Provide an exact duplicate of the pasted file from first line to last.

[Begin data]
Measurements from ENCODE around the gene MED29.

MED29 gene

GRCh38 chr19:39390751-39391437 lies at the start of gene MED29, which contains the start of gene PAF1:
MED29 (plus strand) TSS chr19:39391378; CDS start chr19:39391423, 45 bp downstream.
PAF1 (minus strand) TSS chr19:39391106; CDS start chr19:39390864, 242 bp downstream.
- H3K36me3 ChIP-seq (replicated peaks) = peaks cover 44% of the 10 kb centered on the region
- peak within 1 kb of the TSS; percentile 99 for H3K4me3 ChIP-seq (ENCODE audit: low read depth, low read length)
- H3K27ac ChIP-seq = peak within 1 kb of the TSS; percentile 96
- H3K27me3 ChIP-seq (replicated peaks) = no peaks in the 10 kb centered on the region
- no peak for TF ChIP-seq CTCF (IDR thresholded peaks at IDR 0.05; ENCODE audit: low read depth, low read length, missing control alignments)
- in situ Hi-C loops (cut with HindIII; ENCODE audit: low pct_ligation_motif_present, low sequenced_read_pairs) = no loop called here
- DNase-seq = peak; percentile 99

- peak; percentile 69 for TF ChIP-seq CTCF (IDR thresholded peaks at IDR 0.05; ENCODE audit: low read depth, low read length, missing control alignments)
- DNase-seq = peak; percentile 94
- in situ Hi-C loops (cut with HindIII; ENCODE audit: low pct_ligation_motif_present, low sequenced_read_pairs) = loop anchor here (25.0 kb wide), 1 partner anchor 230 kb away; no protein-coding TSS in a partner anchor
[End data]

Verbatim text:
Measurements from ENCODE around the gene MED29.

MED29 gene

GRCh38 chr19:39390751-39391437 lies at the start of gene MED29, which contains the start of gene PAF1:
MED29 (plus strand) TSS chr19:39391378; CDS start chr19:39391423, 45 bp downstream.
PAF1 (minus strand) TSS chr19:39391106; CDS start chr19:39390864, 242 bp downstream.
- H3K36me3 ChIP-seq (replicated peaks) = peaks cover 44% of the 10 kb centered on the region
- peak within 1 kb of the TSS; percentile 99 for H3K4me3 ChIP-seq (ENCODE audit: low read depth, low read length)
- H3K27ac ChIP-seq = peak within 1 kb of the TSS; percentile 96
- H3K27me3 ChIP-seq (replicated peaks) = no peaks in the 10 kb centered on the region
- no peak for TF ChIP-seq CTCF (IDR thresholded peaks at IDR 0.05; ENCODE audit: low read depth, low read length, missing control alignments)
- in situ Hi-C loops (cut with HindIII; ENCODE audit: low pct_ligation_motif_present, low sequenced_read_pairs) = no loop called here
- DNase-seq = peak; percentile 99

- peak; percentile 69 for TF ChIP-seq CTCF (IDR thresholded peaks at IDR 0.05; ENCODE audit: low read depth, low read length, missing control alignments)
- DNase-seq = peak; percentile 94
- in situ Hi-C loops (cut with HindIII; ENCODE audit: low pct_ligation_motif_present, low sequenced_read_pairs) = loop anchor here (25.0 kb wide), 1 partner anchor 230 kb away; no protein-coding TSS in a partner anchor